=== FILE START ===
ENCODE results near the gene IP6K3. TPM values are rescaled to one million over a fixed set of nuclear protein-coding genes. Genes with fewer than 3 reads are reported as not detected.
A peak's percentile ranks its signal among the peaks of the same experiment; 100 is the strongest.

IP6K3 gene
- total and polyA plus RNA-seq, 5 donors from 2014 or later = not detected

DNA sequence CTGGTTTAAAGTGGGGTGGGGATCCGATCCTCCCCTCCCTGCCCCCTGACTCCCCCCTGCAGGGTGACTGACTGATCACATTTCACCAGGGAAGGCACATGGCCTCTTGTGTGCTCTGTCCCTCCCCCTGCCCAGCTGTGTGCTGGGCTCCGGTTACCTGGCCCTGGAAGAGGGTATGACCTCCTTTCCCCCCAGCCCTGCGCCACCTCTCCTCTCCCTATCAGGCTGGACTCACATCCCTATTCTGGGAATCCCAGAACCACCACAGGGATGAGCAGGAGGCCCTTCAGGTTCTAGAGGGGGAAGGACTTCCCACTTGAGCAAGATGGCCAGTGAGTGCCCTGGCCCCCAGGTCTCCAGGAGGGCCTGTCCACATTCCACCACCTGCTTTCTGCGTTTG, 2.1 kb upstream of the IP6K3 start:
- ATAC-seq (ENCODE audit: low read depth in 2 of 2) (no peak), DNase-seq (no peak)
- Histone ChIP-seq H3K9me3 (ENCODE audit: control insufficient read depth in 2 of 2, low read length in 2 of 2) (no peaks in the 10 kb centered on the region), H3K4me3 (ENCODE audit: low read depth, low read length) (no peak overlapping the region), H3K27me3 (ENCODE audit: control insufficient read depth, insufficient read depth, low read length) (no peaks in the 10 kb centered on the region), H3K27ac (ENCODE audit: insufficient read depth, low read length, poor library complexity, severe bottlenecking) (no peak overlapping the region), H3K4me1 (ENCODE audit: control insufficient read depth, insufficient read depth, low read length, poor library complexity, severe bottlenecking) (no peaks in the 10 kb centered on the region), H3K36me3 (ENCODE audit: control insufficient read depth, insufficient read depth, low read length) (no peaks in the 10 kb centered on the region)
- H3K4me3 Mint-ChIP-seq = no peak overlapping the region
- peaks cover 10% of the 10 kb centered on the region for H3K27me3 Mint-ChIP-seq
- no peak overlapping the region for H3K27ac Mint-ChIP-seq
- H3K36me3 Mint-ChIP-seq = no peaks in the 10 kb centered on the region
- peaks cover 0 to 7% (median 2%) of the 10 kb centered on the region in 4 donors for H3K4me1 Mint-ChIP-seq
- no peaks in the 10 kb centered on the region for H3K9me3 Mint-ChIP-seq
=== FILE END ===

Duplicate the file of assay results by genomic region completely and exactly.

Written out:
ENCODE results near the gene IP6K3. TPM values are rescaled to one million over a fixed set of nuclear protein-coding genes. Genes with fewer than 3 reads are reported as not detected.
A peak's percentile ranks its signal among the peaks of the same experiment; 100 is the strongest.

IP6K3 gene
- total and polyA plus RNA-seq, 5 donors from 2014 or later = not detected

DNA sequence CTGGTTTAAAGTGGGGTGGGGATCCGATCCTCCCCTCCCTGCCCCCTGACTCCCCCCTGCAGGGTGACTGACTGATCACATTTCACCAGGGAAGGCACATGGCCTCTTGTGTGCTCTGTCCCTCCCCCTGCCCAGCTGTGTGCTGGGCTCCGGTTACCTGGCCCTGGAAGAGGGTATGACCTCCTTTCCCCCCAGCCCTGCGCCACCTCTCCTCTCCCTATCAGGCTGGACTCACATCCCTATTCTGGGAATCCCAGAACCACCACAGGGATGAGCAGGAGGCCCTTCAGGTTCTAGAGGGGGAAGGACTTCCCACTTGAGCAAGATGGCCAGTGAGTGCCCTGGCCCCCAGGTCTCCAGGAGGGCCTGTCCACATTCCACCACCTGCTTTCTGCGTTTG, 2.1 kb upstream of the IP6K3 start:
- ATAC-seq (ENCODE audit: low read depth in 2 of 2) (no peak), DNase-seq (no peak)
- Histone ChIP-seq H3K9me3 (ENCODE audit: control insufficient read depth in 2 of 2, low read length in 2 of 2) (no peaks in the 10 kb centered on the region), H3K4me3 (ENCODE audit: low read depth, low read length) (no peak overlapping the region), H3K27me3 (ENCODE audit: control insufficient read depth, insufficient read depth, low read length) (no peaks in the 10 kb centered on the region), H3K27ac (ENCODE audit: insufficient read depth, low read length, poor library complexity, severe bottlenecking) (no peak overlapping the region), H3K4me1 (ENCODE audit: control insufficient read depth, insufficient read depth, low read length, poor library complexity, severe bottlenecking) (no peaks in the 10 kb centered on the region), H3K36me3 (ENCODE audit: control insufficient read depth, insufficient read depth, low read length) (no peaks in the 10 kb centered on the region)
- H3K4me3 Mint-ChIP-seq = no peak overlapping the region
- peaks cover 10% of the 10 kb centered on the region for H3K27me3 Mint-ChIP-seq
- no peak overlapping the region for H3K27ac Mint-ChIP-seq
- H3K36me3 Mint-ChIP-seq = no peaks in the 10 kb centered on the region
- peaks cover 0 to 7% (median 2%) of the 10 kb centered on the region in 4 donors for H3K4me1 Mint-ChIP-seq
- no peaks in the 10 kb centered on the region for H3K9me3 Mint-ChIP-seq